UK ministers have failed to consider the greenhouse gas emissions which could result from new licences for oil and gas extraction in the North Sea, campaigners have told the High Court.

Greenpeace has brought a legal challenge after Tory ministers opened a new round of oil and gas licensing for the seabed off the north and east coast of Britain last October.

Greenpeace and Uplift, another campaign group, argue the Department for Energy Security and Net Zero has begun the licensing round without considering the greenhouse gas emissions that will result from burning the fossil fuels.

More than 100 bids for exploration and development of the North Sea have been received since the 33rd round of licensing opened.

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A hearing in London on Tuesday was also told the UK Government should have considered alternatives to new fossil fuel licensing.

Ministers have said the new oil and gas licensing round is aimed at bolstering the UK’s current energy supply as well as its future security, as the ongoing war in Ukraine sees European nations struggle with high fuel costs.

Representing Greenpeace in court, James McClelland KC said the areas identified for extraction could result in “hundreds of millions” of barrels of oil and cubic feet of gas being produced.

He suggested it was feasible for the Government to assess the amount of greenhouse gases that burning these new fuels would release into the atmosphere, but claimed ministers had chosen not to because of an “insufficient causal connection”.

Mr McClelland added: “The refusal to assess end use emissions was irrational and breached applicable regulations.

“The use of oil and gas emissions was an integral feature of the plan itself.

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“Even if it was not, the fact that the use of oil and gas for that purpose, for energy, was the plan’s clear specific objective means that the use was totally causally connected to the plan, and it was therefore irrational to disconnect those emissions from the likely effect of the plan.”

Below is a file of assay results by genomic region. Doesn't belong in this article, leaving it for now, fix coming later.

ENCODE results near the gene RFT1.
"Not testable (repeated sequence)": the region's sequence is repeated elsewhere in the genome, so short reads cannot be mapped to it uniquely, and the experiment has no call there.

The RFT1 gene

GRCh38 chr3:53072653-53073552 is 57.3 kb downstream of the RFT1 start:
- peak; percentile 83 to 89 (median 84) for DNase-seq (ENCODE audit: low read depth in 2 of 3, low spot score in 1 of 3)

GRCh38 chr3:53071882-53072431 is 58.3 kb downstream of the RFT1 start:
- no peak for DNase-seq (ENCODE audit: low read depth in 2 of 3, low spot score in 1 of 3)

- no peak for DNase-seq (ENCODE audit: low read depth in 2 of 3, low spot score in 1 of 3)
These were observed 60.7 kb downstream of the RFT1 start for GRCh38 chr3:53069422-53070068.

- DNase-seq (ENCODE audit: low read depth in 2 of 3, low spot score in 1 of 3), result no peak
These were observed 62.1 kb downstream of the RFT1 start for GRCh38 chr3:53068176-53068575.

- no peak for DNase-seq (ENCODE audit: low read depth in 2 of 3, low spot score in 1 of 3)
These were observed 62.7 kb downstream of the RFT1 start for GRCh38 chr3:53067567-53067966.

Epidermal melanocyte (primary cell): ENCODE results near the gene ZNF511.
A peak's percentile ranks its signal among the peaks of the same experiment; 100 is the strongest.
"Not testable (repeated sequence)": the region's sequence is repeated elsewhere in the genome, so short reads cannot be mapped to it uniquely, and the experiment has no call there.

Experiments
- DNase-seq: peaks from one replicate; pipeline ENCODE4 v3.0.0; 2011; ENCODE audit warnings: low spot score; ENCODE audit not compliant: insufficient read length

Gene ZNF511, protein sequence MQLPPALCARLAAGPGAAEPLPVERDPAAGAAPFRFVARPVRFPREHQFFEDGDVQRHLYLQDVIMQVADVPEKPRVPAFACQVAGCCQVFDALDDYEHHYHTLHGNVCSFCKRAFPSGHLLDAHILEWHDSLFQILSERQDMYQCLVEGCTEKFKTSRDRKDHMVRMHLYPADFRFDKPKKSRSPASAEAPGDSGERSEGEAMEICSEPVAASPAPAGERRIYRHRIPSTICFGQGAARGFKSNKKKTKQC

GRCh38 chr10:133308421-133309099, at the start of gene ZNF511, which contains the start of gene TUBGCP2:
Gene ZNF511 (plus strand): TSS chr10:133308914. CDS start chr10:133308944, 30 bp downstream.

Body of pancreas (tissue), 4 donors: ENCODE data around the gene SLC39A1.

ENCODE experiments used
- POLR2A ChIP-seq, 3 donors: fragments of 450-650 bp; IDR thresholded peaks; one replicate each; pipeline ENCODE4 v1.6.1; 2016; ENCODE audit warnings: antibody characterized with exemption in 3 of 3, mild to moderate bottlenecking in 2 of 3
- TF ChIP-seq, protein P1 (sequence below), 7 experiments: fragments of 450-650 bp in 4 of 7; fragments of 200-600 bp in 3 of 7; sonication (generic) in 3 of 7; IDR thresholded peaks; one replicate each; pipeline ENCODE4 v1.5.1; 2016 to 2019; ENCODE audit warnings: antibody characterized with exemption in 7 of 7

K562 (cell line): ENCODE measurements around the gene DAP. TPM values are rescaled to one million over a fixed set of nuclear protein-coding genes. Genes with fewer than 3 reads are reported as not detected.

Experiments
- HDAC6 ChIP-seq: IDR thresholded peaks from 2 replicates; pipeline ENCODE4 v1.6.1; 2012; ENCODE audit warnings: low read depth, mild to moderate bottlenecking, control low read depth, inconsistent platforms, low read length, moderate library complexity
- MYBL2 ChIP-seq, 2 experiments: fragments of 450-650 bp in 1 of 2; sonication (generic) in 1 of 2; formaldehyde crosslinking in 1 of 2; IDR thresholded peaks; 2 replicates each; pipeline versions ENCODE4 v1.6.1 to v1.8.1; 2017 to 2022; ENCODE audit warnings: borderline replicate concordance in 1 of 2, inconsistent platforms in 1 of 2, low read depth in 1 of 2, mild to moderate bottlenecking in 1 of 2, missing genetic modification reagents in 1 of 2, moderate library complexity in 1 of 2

Uplift, meanwhile, argued the Government should have considered end use emissions when it was testing whether new domestic oil and gas would be compatible with the UK’s climate goals.

Representing Uplift, Estelle Dehon KC said in a written argument that ministers had failed to “assess reasonable alternatives” to new homegrown fossil fuels.

The campaigners have asked the judge, Mr Justice Holgate, to declare the Government acted unlawfully in adopting its offshore energy plan and to quash the Government’s endorsement of the latest oil and gas licensing round.

They also brought their case against the Oil and Gas Authority, now known as the North Sea Transition Authority, which is responsible for regulating the offshore industry.

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The judge was told that “end use emissions were not likely a significant effect” of the Government’s offshore energy plans.

For the Government, Richard Turney added that alternatives to new licensing were unlikely to meet the UK’s energy needs.

He said in a written argument: “As to the alternative of not proceeding with further licensing, that was found not to meet all of the objectives of the plan/programme, and again end use emissions were not considered.”

He added: “Overall, in its consideration of oil and gas production in the UK, the Government has sought to ensure that important national concerns such as energy security and economic productivity can be safeguarded and promoted as much as possible consistently with the UK’s legal obligations to reduce carbon emissions to Net Zero by 2050.

“The striking of that balance was firmly a matter for ministers.”

The hearing is due to conclude on Wednesday, with a ruling expected at a later date.